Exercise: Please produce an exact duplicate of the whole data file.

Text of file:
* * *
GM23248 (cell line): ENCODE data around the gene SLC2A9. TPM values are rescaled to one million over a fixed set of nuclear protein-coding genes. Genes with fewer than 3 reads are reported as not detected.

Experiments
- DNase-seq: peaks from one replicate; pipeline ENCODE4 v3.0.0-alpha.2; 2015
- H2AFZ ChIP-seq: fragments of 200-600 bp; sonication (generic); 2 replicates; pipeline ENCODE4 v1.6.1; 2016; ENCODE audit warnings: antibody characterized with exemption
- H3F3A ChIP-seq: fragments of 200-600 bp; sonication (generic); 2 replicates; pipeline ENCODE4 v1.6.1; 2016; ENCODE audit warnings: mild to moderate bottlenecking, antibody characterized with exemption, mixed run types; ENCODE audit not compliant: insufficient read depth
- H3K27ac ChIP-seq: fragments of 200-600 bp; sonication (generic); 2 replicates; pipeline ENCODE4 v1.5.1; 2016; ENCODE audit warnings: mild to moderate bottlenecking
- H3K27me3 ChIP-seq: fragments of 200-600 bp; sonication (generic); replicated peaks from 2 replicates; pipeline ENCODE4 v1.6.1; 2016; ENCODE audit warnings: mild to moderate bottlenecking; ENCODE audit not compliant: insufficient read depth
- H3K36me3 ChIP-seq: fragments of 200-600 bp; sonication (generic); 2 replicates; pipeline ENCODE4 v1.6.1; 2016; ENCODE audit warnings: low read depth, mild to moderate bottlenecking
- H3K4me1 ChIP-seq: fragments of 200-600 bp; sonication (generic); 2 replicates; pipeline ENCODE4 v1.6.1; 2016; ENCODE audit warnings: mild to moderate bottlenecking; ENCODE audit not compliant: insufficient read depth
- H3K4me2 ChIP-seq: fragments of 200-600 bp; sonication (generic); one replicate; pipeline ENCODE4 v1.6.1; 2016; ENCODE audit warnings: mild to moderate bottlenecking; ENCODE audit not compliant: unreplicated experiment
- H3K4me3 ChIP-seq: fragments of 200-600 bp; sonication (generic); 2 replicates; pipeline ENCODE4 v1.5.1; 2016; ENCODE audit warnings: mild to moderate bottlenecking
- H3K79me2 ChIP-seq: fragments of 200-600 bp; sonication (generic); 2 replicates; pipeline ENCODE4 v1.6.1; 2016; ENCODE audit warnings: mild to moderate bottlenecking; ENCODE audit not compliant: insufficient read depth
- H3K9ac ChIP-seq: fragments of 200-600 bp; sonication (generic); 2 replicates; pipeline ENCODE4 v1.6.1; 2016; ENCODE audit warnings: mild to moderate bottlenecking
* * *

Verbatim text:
GM23248 (cell line): ENCODE data around the gene SLC2A9. TPM values are rescaled to one million over a fixed set of nuclear protein-coding genes. Genes with fewer than 3 reads are reported as not detected.

Experiments
- DNase-seq: peaks from one replicate; pipeline ENCODE4 v3.0.0-alpha.2; 2015
- H2AFZ ChIP-seq: fragments of 200-600 bp; sonication (generic); 2 replicates; pipeline ENCODE4 v1.6.1; 2016; ENCODE audit warnings: antibody characterized with exemption
- H3F3A ChIP-seq: fragments of 200-600 bp; sonication (generic); 2 replicates; pipeline ENCODE4 v1.6.1; 2016; ENCODE audit warnings: mild to moderate bottlenecking, antibody characterized with exemption, mixed run types; ENCODE audit not compliant: insufficient read depth
- H3K27ac ChIP-seq: fragments of 200-600 bp; sonication (generic); 2 replicates; pipeline ENCODE4 v1.5.1; 2016; ENCODE audit warnings: mild to moderate bottlenecking
- H3K27me3 ChIP-seq: fragments of 200-600 bp; sonication (generic); replicated peaks from 2 replicates; pipeline ENCODE4 v1.6.1; 2016; ENCODE audit warnings: mild to moderate bottlenecking; ENCODE audit not compliant: insufficient read depth
- H3K36me3 ChIP-seq: fragments of 200-600 bp; sonication (generic); 2 replicates; pipeline ENCODE4 v1.6.1; 2016; ENCODE audit warnings: low read depth, mild to moderate bottlenecking
- H3K4me1 ChIP-seq: fragments of 200-600 bp; sonication (generic); 2 replicates; pipeline ENCODE4 v1.6.1; 2016; ENCODE audit warnings: mild to moderate bottlenecking; ENCODE audit not compliant: insufficient read depth
- H3K4me2 ChIP-seq: fragments of 200-600 bp; sonication (generic); one replicate; pipeline ENCODE4 v1.6.1; 2016; ENCODE audit warnings: mild to moderate bottlenecking; ENCODE audit not compliant: unreplicated experiment
- H3K4me3 ChIP-seq: fragments of 200-600 bp; sonication (generic); 2 replicates; pipeline ENCODE4 v1.5.1; 2016; ENCODE audit warnings: mild to moderate bottlenecking
- H3K79me2 ChIP-seq: fragments of 200-600 bp; sonication (generic); 2 replicates; pipeline ENCODE4 v1.6.1; 2016; ENCODE audit warnings: mild to moderate bottlenecking; ENCODE audit not compliant: insufficient read depth
- H3K9ac ChIP-seq: fragments of 200-600 bp; sonication (generic); 2 replicates; pipeline ENCODE4 v1.6.1; 2016; ENCODE audit warnings: mild to moderate bottlenecking